It’s a common pattern on Android that if you have a tabs, you can swipe between top-level views. Google introduced the bottom navigation a while ago, which we already know from iOS. How come it isn’t common that a swipe lets me switch between top-level views when a bottom navigation is used?

For example:

  • Twitter and Facebook on Android use tabs. I can switch between top-level views by swiping.
  • Twitter and Facebook on iOS use a bottom navigation. I can’t switch between top-level views by swiping.
  • Google+ on Android and iOS use a bottom navigation. I can’t switch between top-level views by swiping.

For this question, let's ignore two obvious things, since they're not always present:

  1. that top-level views can contain elements like carousels.
  2. that an app with a bottom navigation can also have tabs.

I can imagine it evolved this way on Android because tabs are more difficult to reach than a bottom navigation. To solve this, we let the user swipe horizontal and accept any usability issues if the top-level view contains any horizontal scroll elements. But this doesn't explain why we can switch top-level views right now.

Another argument for iOS could be that there is already a horizontal swipe gesture to make you go back. This makes it harder for a user to differentiate between 'I want to go back' and 'I want to go that way'. I believe most Android devices still have a hardware button to solve this issue. But that would still leave the behavior on Android into the open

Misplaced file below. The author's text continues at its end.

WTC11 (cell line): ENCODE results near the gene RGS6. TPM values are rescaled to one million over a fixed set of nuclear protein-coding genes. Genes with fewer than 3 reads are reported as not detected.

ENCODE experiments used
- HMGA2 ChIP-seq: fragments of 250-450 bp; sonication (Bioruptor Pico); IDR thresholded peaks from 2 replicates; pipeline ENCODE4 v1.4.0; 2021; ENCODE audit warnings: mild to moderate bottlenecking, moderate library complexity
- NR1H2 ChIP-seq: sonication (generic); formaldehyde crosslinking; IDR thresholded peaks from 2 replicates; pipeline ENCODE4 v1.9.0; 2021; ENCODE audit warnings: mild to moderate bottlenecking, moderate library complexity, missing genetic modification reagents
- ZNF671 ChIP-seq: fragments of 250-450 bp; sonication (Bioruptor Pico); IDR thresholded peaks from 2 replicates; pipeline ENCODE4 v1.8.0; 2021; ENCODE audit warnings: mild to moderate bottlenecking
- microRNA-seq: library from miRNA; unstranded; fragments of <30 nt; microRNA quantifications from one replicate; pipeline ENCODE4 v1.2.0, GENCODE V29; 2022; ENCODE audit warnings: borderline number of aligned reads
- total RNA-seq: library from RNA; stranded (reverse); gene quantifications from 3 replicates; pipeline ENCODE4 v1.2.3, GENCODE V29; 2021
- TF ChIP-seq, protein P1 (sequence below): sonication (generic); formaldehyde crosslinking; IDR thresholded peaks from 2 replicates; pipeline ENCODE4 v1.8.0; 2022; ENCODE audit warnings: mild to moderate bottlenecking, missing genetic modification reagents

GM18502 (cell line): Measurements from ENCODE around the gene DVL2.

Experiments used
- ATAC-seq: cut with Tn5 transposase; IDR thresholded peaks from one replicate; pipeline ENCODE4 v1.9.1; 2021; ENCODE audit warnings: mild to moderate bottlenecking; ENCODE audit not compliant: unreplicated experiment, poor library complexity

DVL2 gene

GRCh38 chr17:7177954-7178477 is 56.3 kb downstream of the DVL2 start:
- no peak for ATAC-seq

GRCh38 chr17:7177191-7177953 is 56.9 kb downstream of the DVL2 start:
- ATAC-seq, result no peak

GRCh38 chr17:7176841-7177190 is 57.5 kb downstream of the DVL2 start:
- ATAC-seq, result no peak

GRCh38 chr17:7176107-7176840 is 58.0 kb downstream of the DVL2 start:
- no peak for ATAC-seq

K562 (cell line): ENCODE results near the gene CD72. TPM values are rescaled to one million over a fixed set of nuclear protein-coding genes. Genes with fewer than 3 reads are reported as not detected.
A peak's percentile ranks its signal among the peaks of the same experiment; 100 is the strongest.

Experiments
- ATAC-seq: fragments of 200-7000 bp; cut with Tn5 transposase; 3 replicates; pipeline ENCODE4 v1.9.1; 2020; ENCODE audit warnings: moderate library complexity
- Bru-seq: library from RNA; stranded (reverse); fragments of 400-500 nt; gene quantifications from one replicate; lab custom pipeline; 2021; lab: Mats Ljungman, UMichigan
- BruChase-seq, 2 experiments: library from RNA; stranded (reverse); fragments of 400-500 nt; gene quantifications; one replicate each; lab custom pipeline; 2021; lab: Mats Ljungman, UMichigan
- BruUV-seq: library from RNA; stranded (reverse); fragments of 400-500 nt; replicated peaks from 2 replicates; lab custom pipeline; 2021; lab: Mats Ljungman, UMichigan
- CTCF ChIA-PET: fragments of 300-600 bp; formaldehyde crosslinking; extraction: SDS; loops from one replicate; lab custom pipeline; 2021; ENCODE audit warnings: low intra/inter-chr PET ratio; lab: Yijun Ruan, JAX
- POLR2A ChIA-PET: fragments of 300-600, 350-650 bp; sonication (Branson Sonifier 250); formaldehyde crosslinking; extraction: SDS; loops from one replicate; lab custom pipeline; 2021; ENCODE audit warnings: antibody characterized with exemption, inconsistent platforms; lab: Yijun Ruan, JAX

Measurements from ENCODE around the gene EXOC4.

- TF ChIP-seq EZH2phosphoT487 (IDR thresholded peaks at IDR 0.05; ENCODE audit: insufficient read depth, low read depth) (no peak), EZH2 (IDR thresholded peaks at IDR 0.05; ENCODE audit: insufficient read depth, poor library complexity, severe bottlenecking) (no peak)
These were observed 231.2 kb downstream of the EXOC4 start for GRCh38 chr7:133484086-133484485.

2 Answers 2


I think that this mainly refers to some convention rather than a specific reason. When searching for a specific reason, though, the only thing I could think of was that the top navigation, even by its name, refers to something on top. However, I admit this is a really weak reason, as bottom nav also defines the main sections of the app.

Therefore, while answers with some reasonable argumentation for it can be formed, I believe this is just a convention assumed and followed by a platform visual language.

However, there is one really reasonable answer here, even though referring to just a part of the question. The tabs on top are swipeable because they are harder to tap (whereas the bottom ones are easier to access with the thumb). Hence, this action has apparently been reserved to support switching between the top, inaccessible for the thumb elements, leaving tap for the more accessible bottom ones - because for them it barely matters whether they are tapped or swiped.

The swipe itself, by the way, conveys more than switching views, because it can also refer to some actions performed on the items themselves. This is a long war, though, with no clear winner at the moment.


Bottom navigation appeared much later in the material design guidelines than tabs and it serves a slightly different purpose.

From the Material guidelines on navigation:


Tabs allow users to quickly move between a small number of equally important views.

Bottom navigation

A bottom navigation bar allows users to quickly move between a small number of top-level views.

Bottom navigation is a replacement for the navigation drawer when the number of elements is small. At larger sizes, the material guidelines recommend transitioning from bottom navigation to side navigation.

Not allowing swiping between elements in bottom navigation:

  1. Allows combining bottom navigation and tabs (which is perfectly valid according to the guidelines)
  2. Maintains consistency in behavior between apps that only use bottom navigation and apps that use both tabs and bottom navigation
  3. Maintains consistency when transitioning from a small window size with bottom navigation to a larger window size with a navigation drawer. (As you also can't swipe between navigation drawer elements)
  4. Maintains consistency with iOS, where bottom navigation acts the same way.

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